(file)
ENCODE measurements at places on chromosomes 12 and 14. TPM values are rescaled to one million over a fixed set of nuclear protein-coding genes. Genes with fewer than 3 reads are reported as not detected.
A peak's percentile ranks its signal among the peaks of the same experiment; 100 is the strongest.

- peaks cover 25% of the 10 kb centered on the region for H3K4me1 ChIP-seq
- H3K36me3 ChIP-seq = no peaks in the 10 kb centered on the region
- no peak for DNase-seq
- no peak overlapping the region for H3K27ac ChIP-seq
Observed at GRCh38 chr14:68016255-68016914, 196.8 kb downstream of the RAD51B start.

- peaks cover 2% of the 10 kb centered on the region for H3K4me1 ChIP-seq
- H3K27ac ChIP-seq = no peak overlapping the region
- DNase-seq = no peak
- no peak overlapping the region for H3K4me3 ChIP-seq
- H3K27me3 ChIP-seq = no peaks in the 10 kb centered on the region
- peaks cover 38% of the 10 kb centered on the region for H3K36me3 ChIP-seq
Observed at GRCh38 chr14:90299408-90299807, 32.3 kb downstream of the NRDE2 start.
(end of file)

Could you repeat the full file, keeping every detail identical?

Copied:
ENCODE measurements at places on chromosomes 12 and 14. TPM values are rescaled to one million over a fixed set of nuclear protein-coding genes. Genes with fewer than 3 reads are reported as not detected.
A peak's percentile ranks its signal among the peaks of the same experiment; 100 is the strongest.

- peaks cover 25% of the 10 kb centered on the region for H3K4me1 ChIP-seq
- H3K36me3 ChIP-seq = no peaks in the 10 kb centered on the region
- no peak for DNase-seq
- no peak overlapping the region for H3K27ac ChIP-seq
Observed at GRCh38 chr14:68016255-68016914, 196.8 kb downstream of the RAD51B start.

- peaks cover 2% of the 10 kb centered on the region for H3K4me1 ChIP-seq
- H3K27ac ChIP-seq = no peak overlapping the region
- DNase-seq = no peak
- no peak overlapping the region for H3K4me3 ChIP-seq
- H3K27me3 ChIP-seq = no peaks in the 10 kb centered on the region
- peaks cover 38% of the 10 kb centered on the region for H3K36me3 ChIP-seq
Observed at GRCh38 chr14:90299408-90299807, 32.3 kb downstream of the NRDE2 start.